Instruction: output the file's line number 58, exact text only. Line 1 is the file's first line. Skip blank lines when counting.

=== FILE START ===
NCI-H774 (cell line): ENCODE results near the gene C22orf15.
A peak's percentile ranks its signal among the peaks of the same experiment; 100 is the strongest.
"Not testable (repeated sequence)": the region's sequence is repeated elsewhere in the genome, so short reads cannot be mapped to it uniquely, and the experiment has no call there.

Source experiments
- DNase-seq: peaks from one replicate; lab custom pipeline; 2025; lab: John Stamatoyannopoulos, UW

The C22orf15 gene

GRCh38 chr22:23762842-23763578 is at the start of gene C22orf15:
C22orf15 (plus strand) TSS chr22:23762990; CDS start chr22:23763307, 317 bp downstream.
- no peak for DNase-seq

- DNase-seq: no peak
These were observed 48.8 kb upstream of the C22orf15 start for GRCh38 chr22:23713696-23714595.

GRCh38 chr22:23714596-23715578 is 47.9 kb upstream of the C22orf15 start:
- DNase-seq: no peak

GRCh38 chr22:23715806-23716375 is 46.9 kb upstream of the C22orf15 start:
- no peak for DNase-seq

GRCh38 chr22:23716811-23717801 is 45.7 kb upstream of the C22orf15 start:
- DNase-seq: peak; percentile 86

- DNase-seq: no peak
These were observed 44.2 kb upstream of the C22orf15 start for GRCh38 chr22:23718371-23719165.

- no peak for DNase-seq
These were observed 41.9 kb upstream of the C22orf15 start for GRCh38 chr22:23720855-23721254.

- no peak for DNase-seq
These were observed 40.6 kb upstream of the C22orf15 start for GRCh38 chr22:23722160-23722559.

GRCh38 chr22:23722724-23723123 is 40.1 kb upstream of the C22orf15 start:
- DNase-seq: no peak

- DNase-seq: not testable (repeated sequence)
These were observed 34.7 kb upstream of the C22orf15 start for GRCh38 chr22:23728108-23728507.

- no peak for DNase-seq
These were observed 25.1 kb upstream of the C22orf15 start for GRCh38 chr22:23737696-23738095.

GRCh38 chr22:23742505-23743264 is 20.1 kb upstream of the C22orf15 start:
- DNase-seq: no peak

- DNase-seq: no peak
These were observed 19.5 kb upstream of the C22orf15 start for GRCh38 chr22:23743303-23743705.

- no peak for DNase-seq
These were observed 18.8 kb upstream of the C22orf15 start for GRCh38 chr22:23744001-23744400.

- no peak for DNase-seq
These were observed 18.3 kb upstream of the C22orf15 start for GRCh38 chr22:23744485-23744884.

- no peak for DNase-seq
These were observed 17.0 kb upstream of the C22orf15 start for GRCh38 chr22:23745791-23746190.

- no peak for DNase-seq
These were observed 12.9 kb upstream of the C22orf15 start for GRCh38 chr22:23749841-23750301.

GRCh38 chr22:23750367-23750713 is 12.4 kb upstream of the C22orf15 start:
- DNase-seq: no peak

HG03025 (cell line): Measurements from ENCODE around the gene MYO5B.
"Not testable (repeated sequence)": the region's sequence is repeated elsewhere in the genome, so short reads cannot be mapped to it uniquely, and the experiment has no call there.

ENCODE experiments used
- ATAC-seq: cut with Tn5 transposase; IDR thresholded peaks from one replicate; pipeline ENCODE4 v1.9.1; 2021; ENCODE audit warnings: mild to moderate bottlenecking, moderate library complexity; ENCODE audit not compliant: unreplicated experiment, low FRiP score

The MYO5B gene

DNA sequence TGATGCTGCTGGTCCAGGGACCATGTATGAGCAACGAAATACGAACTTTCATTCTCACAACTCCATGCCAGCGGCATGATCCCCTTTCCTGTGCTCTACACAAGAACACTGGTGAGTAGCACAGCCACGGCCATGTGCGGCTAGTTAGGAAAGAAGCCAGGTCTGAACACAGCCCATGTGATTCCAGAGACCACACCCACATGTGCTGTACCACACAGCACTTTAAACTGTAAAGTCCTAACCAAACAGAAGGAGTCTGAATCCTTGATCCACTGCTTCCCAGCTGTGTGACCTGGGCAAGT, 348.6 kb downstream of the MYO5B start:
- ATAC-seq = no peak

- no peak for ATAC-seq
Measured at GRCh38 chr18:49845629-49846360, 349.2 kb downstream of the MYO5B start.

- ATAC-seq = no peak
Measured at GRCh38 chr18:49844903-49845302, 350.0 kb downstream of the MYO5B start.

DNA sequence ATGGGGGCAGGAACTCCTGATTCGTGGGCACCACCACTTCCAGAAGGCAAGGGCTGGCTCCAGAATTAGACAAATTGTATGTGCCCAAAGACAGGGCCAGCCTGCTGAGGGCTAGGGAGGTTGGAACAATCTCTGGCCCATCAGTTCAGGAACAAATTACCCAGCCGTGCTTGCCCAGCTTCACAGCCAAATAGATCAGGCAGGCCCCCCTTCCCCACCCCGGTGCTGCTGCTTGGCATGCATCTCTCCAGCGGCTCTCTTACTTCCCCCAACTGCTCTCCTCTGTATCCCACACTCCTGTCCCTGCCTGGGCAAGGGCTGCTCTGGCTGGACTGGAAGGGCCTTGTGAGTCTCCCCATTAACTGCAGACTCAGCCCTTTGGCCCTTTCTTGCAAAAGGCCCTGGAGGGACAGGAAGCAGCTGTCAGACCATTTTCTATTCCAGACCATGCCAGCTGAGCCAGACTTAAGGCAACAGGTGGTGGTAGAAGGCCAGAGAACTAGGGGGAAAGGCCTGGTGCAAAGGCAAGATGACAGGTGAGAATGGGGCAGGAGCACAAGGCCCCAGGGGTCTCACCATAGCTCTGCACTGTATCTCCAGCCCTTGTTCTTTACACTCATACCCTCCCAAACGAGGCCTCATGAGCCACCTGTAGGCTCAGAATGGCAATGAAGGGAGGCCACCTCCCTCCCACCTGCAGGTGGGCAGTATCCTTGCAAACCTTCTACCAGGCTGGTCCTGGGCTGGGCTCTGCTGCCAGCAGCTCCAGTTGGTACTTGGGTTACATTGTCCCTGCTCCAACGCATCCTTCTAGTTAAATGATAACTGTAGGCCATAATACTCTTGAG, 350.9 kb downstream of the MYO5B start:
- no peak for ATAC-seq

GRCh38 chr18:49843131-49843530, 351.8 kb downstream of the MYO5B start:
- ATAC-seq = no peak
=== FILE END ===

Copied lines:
- ATAC-seq = no peak